• Go through the privacy and security settings of the device or service and remove everything you don't need. For many of these devices the currently available settings are precious few, however. Shut down features you don't need if you think they might have any privacy implications. For example, do you really use the voice commands feature in your Smart TV or gaming console? If you never use it, just disable it. You can always enable it back if you want to give the feature a try later.
• When you register to the cloud service of the IoT device, use a strong and unique password and keep it safe. Change the password if you think there is a risk someone managed to spy it. Also, as all of these services allow for a password reset through your email account, make sure you secure the email account with a truly strong password and keep the password safe. Use 2-factor authentication (2FA) where available -- and for most popular email services it is available today.
• Keep your PCs, tablets, and mobile phones clear of malware. Malware often steals passwords and may hence steal the password to your smart home service or the email account linked to it. You need to install security software onto devices where you use the passwords, keep your software updated with the latest security fixes, and, as an example, make sure you don't click on links or attachments in weird spam emails.
• Think carefully if you really want to use remotely accessible smart locks on your home doors. If you're one of those people who leave the key under the door mat or the flower pot, you're probably safer with a smart lock, though.
• If you install security cameras and nannycams, disconnect them from the network when you have no need for them. Consider doing the same for devices that constantly send audio from your home to the cloud unless you really do use them all the time. Remember that most IoT devices don't have much computing power and hence the audio and video processing is most likely done on some server in the cloud.
• Use encryption (preferably WPA2) in your home Wi-Fi. Use a strong Wi-Fi passphrase and keep it safe. Without a passphrase, with a weak passphrase, or when using an obsolete protocol such as WEP, your home Wi-Fi becomes an open network from a security perspective.
• Be careful when using Open Wi-Fi networks such as the network in a coffee shop, a shopping mall, or a hotel. If you or your applications send your passwords in clear text, they can be stolen and you may become a victim of a Man-in-the-Middle (MitM) attack. Use a VPN application always when using Open Wi-Fi. Again, your passwords are they key to your identity and also to your personal Internet of Things.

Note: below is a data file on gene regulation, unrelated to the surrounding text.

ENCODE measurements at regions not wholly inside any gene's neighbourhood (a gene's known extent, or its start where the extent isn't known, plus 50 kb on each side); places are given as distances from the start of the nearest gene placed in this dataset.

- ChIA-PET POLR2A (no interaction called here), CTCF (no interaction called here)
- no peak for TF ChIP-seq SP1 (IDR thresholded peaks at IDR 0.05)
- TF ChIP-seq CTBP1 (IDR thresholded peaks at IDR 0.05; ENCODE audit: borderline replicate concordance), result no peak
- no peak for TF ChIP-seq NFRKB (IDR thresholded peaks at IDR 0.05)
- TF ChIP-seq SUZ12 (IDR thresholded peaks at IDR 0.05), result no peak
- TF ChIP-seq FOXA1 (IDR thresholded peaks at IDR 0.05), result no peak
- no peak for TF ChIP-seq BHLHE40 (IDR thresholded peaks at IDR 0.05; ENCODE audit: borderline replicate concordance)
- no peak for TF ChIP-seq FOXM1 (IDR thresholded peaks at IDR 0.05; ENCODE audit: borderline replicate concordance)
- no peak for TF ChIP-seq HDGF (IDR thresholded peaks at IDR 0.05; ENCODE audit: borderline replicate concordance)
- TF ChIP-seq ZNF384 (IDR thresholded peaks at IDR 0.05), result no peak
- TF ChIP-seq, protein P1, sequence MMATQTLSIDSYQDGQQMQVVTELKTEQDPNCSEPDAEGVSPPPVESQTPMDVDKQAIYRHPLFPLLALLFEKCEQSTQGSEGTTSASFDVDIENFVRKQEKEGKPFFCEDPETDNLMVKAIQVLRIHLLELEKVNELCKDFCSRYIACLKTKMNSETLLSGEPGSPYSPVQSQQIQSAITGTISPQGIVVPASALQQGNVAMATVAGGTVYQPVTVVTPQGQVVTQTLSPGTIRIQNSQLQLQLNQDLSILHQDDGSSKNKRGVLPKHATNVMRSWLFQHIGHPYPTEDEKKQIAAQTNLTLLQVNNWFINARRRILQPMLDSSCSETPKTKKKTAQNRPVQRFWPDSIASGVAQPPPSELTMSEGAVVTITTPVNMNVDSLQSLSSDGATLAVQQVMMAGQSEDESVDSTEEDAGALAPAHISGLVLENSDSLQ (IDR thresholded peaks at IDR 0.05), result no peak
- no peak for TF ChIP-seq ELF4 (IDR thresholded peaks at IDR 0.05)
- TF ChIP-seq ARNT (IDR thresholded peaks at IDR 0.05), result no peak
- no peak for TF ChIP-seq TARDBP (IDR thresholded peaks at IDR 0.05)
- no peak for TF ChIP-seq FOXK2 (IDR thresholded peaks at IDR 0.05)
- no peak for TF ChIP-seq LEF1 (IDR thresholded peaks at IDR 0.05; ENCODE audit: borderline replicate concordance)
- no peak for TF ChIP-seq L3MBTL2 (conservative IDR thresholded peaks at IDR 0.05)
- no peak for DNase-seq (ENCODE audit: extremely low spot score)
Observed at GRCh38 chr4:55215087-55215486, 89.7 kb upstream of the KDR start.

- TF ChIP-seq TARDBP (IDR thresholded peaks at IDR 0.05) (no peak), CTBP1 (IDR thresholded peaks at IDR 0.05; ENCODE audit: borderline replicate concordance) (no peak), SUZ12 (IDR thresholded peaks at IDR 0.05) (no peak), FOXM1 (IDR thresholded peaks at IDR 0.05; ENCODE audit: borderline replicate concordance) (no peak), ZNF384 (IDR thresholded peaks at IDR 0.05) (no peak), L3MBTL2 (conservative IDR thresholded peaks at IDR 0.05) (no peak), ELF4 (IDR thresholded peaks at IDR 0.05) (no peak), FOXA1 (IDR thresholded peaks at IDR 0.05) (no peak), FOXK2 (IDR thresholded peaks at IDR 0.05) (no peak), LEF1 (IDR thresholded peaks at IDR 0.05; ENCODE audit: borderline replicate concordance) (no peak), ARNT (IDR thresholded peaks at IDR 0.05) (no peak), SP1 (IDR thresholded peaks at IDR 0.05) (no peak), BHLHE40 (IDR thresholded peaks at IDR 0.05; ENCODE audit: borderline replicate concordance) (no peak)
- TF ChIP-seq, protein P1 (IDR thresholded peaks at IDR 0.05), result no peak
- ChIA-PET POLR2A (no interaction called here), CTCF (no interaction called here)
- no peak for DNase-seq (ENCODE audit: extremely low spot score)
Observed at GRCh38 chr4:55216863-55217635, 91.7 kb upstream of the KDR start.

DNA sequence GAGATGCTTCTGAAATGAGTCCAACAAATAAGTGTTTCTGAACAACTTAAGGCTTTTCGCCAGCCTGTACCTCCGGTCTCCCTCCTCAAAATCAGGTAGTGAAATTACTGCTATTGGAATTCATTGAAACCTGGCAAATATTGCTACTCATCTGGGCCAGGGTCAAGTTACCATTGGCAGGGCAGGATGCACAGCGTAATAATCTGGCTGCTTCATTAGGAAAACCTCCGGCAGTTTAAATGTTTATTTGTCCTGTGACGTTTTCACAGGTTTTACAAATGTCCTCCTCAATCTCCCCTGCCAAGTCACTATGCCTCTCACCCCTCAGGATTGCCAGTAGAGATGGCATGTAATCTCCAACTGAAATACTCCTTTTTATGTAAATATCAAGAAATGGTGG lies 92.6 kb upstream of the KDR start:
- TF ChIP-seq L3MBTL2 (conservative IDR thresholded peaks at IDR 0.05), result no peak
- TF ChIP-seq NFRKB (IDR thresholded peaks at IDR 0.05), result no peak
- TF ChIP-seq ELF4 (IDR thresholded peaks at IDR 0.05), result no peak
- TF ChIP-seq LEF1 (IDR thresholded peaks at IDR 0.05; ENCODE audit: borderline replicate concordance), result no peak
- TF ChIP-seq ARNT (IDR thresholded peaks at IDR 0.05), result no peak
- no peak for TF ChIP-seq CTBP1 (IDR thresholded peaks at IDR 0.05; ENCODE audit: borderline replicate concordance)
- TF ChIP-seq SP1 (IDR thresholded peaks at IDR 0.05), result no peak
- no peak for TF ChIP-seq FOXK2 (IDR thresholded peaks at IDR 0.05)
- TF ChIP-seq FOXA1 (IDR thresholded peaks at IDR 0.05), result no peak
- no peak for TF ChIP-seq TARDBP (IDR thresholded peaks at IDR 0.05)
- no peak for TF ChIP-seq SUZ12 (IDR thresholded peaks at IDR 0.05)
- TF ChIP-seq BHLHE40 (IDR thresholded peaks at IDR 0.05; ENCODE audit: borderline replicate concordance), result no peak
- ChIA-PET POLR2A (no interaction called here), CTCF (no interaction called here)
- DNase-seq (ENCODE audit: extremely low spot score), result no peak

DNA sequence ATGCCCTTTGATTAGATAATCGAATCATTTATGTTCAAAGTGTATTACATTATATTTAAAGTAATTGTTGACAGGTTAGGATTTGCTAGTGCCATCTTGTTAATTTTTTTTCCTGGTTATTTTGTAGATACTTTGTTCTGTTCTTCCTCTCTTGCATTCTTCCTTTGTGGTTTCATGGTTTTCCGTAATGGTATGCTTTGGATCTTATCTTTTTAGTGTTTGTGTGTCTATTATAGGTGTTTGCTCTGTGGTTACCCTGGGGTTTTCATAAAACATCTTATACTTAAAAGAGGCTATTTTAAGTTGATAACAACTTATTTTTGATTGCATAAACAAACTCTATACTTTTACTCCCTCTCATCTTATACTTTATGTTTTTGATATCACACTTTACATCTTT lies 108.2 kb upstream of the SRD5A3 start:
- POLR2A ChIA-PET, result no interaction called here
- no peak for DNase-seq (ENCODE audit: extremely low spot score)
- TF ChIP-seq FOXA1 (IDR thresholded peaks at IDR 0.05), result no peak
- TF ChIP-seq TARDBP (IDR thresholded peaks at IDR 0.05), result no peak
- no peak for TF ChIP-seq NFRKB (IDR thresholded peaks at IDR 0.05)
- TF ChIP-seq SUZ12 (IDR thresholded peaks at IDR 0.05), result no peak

• Limit your attack surface. Don't install devices you know you're not going to need. Shut down and remove all devices that you no longer need or use. When you buy a top of the line washing machine, and you notice it can be connected through Wi-Fi, consider if you really want and need to connect it before you do. Disconnect the device from the network once you realize you actually don't use the online features at all.
• When selecting which manufacturer you buy your device from, check what they say about security and privacy and what their privacy principles are. Was the product rushed to the market and were any security corners cut? What is the motivation of the manufacturer to process your data? Do they sell it onwards to advertisers? Do they store any of your data and where do they store it?
• Go to your home router settings today. Make sure you disable services that are exposed to the Internet -- the WAN interface. Change the admin password to something strong and unique. Check that the DNS setting of the router points to your ISP's DNS server or some open service like OpenDNS or Google DNS and hasn't been tampered with.
• Make sure you keep your router's firmware up-to-date and consider replacing the router with a new one, especially, if the manufacturer no longer provides security updates. Consider moving away from a manufacturer that doesn't do security updates or stops them after two years. The security of your home network starts from the router and the router is exposed to the Internet.
The above list of actions is extensive and maybe a bit on the "band-aid on the webcam"-paranoid side. However, it should give you an idea of what kinds of things you can do to stay in control of your security and privacy when taking a leap to the Internet of Things. Security in the IoT World is not that different from earlier: Your passwords are also very important in IoT as is the principle of deploying security patches and turning off services you don't need.